Seven o'clock sounded from the cathedral; the garden door slammed to; my uncle was returning.

I saw him coming down the winding path, hat in hand, with bowed head. He did not stop before his graftings; he passed the clump of petunias without giving them that all-embracing glance I know so well, the glance of the rewarded gardener. He gave no word of encouragement to the Chinese duck which waddled down the path in front of him.

Madeleine was right. The time was not ripe for reconciliation; and more, it would need a great deal of sun to ripen it. O Jeanne, if only you were here!

"Any one called while I've been out?"

This, by the way, is the old formula to which my uncle has always been faithful. I heard Madeleine answer, with a quaver in her voice:

"No, nobody for you, sir."

"Someone for you, then? A lover, perhaps, my faithful Madeleine? The world is so foolish nowadays that even you might take it into your head to marry and leave me. Come, serve my dinner quickly, and if the gentleman with the decoration calls--you know whom I mean?"

"The tall, thin gentleman?"

"Yes. Show him into the drawing-room."

"A gentleman by himself into the drawing-room?

"No, sir, no. The floor was waxed only yesterday, and the furniture's not yet in order."

"Very well! I'll see him in here."

My uncle went into the dining-room underneath me, and for twenty minutes I heard nothing more of him, save the ring of his wineglass as he struck on it to summon Madeleine.

He had hardly finished dinner when there came a ring at the street door. Some one asked for M. Mouillard, the gentleman with the decoration, I suppose, for Madeleine showed him in, and I could tell by the noise of his chair that my uncle had risen to receive his visitor.

They sat down and entered into conversation. An indistinct murmur reached me through the ceiling. Occasionally a clearer sound struck my ear, and I thought I knew that high, resonant voice. It was no doubt delusion, still it beset me there in the silence of the library, haunting my thoughts as they wandered restlessly in search of occupation. I tried to recollect all the men with fluty voices that I had ever met in Bourges: a corn-factor from the Place St. Jean; Rollet, the sacristan; a fat manufacturer, who used to get my uncle to draw up petitions for him claiming relief from taxation. I hunted feverishly in my memory as the light died away from the windows, and the towers of St. Stephen's gradually lost the glowing aureole conferred on them by the setting sun.

After about an hour the conversation grew heated.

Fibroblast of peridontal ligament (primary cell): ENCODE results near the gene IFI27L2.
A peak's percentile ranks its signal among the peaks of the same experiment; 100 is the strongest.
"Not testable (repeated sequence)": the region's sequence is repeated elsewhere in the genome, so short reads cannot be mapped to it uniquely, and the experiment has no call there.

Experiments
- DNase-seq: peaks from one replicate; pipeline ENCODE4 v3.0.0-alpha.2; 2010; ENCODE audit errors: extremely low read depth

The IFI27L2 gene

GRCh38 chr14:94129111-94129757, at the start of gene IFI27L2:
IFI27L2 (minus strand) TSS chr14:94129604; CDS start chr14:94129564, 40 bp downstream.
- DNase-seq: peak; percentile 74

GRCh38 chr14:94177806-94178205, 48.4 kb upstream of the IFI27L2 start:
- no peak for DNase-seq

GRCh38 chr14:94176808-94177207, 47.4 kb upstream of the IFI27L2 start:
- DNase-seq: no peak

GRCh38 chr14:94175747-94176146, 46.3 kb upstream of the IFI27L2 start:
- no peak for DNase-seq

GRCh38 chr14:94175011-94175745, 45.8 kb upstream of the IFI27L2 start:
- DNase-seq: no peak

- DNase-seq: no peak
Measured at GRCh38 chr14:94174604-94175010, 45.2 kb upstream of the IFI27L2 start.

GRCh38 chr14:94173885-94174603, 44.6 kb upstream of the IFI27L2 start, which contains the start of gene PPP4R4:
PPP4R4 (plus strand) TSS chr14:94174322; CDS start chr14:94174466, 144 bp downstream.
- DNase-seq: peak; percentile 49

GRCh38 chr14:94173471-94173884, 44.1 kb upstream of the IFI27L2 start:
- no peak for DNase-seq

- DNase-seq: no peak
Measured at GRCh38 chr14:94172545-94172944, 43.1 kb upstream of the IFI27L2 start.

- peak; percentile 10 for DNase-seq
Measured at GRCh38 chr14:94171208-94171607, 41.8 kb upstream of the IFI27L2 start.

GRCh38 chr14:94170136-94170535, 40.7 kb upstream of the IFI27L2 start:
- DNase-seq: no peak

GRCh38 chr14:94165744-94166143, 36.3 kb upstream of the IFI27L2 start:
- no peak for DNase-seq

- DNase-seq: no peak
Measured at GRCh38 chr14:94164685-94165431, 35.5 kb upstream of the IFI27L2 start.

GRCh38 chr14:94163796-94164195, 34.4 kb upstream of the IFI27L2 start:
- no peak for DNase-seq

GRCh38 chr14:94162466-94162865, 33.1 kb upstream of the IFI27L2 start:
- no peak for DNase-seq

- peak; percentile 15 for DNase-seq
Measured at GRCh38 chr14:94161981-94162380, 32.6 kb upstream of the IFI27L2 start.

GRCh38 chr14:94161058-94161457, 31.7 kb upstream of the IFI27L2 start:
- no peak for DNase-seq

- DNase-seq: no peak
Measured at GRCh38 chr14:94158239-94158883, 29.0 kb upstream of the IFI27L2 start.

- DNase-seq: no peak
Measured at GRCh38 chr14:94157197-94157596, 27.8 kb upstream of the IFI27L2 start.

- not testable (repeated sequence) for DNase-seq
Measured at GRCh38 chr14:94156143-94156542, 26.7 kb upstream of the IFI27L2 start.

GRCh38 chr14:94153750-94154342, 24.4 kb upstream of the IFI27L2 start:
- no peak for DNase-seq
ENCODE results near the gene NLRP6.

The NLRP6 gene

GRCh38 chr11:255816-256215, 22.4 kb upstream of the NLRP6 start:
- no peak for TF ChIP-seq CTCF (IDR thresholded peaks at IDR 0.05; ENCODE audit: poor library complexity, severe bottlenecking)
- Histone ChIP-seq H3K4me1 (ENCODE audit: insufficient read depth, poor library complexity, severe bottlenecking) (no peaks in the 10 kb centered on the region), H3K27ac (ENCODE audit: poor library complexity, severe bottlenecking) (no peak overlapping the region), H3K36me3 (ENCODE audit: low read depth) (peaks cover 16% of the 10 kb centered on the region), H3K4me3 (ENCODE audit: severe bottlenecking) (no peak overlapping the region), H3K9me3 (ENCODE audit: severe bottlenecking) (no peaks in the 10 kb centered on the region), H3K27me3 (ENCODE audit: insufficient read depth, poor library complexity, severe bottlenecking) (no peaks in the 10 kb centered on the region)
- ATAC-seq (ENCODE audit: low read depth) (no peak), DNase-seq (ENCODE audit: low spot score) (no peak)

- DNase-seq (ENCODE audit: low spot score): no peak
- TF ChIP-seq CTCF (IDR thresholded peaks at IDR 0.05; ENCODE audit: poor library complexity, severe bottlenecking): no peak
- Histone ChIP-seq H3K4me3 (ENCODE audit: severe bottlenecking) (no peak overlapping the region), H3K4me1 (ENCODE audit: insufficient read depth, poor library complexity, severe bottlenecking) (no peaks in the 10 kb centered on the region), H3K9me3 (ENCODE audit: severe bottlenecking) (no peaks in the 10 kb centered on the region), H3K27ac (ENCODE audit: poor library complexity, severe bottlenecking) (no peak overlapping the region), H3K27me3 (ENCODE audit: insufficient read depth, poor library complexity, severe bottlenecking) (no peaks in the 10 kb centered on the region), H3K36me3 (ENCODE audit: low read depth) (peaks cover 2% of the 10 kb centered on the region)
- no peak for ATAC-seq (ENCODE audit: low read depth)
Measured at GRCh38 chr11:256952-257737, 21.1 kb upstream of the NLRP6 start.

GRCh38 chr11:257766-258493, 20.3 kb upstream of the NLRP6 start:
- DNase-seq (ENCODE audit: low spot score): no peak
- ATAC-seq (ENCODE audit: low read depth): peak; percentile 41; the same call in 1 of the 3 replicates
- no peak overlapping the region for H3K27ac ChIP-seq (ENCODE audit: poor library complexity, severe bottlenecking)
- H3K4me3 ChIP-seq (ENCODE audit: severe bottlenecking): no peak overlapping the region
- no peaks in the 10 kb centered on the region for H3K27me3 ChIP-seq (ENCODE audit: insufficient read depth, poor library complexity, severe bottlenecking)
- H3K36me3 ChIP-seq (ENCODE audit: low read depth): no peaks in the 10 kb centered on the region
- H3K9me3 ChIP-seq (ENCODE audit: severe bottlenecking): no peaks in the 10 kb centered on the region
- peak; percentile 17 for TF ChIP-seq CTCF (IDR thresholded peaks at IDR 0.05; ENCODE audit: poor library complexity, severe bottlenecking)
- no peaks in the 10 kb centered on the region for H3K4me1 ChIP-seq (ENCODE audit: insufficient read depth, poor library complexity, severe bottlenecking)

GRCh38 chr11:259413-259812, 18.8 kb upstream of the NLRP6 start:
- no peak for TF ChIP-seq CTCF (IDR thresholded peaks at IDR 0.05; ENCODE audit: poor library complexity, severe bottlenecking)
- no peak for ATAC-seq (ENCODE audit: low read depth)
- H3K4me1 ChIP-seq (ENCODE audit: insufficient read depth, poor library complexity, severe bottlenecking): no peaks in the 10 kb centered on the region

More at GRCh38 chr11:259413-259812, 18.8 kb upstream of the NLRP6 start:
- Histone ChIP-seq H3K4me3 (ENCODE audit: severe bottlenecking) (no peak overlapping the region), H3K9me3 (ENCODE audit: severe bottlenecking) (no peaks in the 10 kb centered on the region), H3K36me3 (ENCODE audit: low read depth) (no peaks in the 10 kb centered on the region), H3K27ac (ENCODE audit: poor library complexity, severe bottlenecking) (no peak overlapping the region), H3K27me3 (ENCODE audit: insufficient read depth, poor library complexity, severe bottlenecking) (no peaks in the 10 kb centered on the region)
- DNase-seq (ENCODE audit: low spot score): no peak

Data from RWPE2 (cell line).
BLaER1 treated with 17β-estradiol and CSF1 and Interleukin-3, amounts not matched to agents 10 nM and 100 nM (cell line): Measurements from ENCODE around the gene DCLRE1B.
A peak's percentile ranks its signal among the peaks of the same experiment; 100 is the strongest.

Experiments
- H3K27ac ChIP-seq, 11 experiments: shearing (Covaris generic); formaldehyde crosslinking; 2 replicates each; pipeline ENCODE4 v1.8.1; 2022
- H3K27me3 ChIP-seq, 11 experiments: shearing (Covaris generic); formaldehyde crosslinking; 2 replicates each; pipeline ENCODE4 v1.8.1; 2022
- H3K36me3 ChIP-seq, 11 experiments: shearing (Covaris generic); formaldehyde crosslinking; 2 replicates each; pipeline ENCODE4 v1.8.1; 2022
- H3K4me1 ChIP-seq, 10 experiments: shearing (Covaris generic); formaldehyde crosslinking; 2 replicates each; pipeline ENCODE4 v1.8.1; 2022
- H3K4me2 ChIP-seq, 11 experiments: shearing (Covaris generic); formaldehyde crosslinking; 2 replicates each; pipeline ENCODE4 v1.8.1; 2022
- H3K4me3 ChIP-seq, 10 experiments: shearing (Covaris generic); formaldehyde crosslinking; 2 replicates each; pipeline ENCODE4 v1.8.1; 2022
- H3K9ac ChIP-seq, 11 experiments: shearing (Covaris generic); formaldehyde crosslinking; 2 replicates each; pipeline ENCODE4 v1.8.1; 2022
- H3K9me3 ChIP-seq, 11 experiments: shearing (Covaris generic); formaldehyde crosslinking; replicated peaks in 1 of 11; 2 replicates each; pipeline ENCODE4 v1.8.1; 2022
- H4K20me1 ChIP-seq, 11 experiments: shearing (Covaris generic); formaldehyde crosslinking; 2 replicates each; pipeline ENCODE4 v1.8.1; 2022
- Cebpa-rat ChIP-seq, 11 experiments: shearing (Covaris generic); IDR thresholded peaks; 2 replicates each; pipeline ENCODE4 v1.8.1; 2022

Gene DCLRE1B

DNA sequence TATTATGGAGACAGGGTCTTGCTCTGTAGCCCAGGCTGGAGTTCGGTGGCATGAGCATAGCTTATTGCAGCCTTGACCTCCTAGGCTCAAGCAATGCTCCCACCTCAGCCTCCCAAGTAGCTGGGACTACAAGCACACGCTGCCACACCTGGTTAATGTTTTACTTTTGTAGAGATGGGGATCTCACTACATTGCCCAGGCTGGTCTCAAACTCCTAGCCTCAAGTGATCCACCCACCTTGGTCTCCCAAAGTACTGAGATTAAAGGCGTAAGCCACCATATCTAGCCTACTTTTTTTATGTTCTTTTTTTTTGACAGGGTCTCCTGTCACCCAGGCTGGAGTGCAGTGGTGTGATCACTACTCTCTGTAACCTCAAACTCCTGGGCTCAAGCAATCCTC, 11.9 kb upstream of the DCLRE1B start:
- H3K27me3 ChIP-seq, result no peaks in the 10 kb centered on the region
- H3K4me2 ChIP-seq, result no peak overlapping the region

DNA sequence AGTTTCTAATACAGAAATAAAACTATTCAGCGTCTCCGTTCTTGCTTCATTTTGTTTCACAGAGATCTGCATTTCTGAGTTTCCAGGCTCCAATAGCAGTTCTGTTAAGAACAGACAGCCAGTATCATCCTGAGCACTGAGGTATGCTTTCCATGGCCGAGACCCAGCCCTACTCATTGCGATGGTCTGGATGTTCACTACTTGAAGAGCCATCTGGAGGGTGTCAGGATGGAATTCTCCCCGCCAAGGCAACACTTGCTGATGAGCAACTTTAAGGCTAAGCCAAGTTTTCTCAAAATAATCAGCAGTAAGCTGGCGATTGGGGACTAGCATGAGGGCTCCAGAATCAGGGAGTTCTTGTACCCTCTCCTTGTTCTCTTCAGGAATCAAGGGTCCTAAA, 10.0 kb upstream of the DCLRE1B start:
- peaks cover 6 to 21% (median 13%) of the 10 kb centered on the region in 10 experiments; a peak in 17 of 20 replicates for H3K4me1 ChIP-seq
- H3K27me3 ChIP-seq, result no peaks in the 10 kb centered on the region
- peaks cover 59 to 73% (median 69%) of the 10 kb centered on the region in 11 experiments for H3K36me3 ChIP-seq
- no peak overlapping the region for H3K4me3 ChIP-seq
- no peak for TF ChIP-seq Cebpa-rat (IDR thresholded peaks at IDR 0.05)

My uncle coughed, the flute became shrill. I caught these fragments of their dialogue.

"No, Monsieur!"

"Yes, Monsieur!"

"But the law?"

"Is as I tell you."

"But this is tyranny!"

"Then our business is at an end."

Apparently it was not, though; for the conversation gradually sank down the scale to a monotonous murmur. A second hour passed, and yet a third. What could this interminable visit portend?

It was near eleven o'clock. A ray from the rising moon shone between the trees in the garden. A big black cat crept across the lawn, shaking its wet paws. In the darkness it looked like a tiger. In my mind's eye I saw Madeleine sitting with her eyes fixed on her dead hearth, telling her beads, her thoughts running with mine: "It is years since Monsieur Mouillard was up at such an hour." Still she waited, for never had any hand but hers shot the bolt of the street door; the house would not be shut if shut by any other than herself.

At last the dining-room door opened. "Let me show you a light; take care of the stairs."

Then followed the "Good-nights" of two weary voices, the squeaking of the big key turning in the lock, a light footstep dying away in the distance, and my uncle's heavy tread as he went up to his bedroom. The business was over.

How slowly my uncle went upstairs! The burden of sorrow was no metaphor in his case. He, who used to be as active as a boy, could now hardly-support his own weight.

He crossed the landing and went into his room. I thought of following, him; only a few feet lay between us. No doubt it was late, but his excited state might have predisposed him in my favor. Suddenly I heard a sigh--then a sob. He was weeping; I determined to risk all and rush to his assistance.

But just as I was about to leave the library a skirt rustled against the wall, though I had heard no sound of footsteps preceding it. At the same instant a little bit of paper was slipped in under the door--a letter from the silent Madeleine. I unfolded the paper and saw the following words written across from one corner to the other, with a contempt for French spelling, which was thoroughly Spanish:

"Ni allais pat ceux soire."

Very well, Madeleine, since that's your advice, I'll refrain.

I lay down to sleep on the sofa. Yet I was very sorry for the delay. I hated to let the night go by without being reconciled to the poor old man, or without having attempted it at least. He was evidently very wretched to be affected to tears, for I had never known him to weep, even on occasions when my own tears had flowed freely. Yet I followed my old and faithful friend's advice, for I knew that she had the peace of the household as much at heart as I; but I felt that I should seek long and vainly before I could discover what this latest trouble was, and what part I had in it.